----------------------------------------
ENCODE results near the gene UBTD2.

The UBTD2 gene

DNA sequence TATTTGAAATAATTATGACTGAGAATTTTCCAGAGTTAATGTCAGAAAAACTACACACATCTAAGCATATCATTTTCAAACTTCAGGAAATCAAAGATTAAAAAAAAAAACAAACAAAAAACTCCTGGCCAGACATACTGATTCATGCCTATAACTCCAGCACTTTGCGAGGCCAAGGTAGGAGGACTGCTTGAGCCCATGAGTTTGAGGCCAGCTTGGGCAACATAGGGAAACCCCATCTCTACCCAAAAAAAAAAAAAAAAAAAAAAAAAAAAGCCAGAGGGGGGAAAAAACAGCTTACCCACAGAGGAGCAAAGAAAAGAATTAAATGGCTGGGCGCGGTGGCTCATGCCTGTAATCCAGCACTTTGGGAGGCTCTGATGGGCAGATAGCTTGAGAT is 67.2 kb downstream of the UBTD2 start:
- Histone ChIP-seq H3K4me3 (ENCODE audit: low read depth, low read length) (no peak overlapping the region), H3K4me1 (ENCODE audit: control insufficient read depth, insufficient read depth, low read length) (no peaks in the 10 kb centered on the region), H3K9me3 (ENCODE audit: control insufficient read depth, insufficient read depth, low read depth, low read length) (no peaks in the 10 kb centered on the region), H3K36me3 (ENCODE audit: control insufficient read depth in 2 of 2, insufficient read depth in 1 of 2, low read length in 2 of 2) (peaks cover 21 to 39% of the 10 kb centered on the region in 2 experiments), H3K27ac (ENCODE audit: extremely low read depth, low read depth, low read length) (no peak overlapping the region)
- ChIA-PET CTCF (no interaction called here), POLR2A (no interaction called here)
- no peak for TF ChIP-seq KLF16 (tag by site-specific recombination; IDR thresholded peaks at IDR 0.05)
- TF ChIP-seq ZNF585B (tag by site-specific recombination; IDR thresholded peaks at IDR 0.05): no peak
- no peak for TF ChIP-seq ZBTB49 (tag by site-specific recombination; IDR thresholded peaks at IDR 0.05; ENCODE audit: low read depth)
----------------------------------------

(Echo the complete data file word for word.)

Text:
ENCODE results near the gene UBTD2.

The UBTD2 gene

DNA sequence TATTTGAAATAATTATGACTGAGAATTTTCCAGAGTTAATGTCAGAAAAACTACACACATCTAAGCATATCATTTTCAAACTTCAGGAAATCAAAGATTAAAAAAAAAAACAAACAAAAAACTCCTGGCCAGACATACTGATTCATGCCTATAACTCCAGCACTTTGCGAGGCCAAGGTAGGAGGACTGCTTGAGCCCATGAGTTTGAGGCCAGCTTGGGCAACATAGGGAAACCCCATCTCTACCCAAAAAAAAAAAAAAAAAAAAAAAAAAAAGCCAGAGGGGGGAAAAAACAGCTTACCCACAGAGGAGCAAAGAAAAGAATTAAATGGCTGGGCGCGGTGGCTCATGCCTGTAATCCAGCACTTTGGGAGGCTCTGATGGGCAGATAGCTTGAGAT is 67.2 kb downstream of the UBTD2 start:
- Histone ChIP-seq H3K4me3 (ENCODE audit: low read depth, low read length) (no peak overlapping the region), H3K4me1 (ENCODE audit: control insufficient read depth, insufficient read depth, low read length) (no peaks in the 10 kb centered on the region), H3K9me3 (ENCODE audit: control insufficient read depth, insufficient read depth, low read depth, low read length) (no peaks in the 10 kb centered on the region), H3K36me3 (ENCODE audit: control insufficient read depth in 2 of 2, insufficient read depth in 1 of 2, low read length in 2 of 2) (peaks cover 21 to 39% of the 10 kb centered on the region in 2 experiments), H3K27ac (ENCODE audit: extremely low read depth, low read depth, low read length) (no peak overlapping the region)
- ChIA-PET CTCF (no interaction called here), POLR2A (no interaction called here)
- no peak for TF ChIP-seq KLF16 (tag by site-specific recombination; IDR thresholded peaks at IDR 0.05)
- TF ChIP-seq ZNF585B (tag by site-specific recombination; IDR thresholded peaks at IDR 0.05): no peak
- no peak for TF ChIP-seq ZBTB49 (tag by site-specific recombination; IDR thresholded peaks at IDR 0.05; ENCODE audit: low read depth)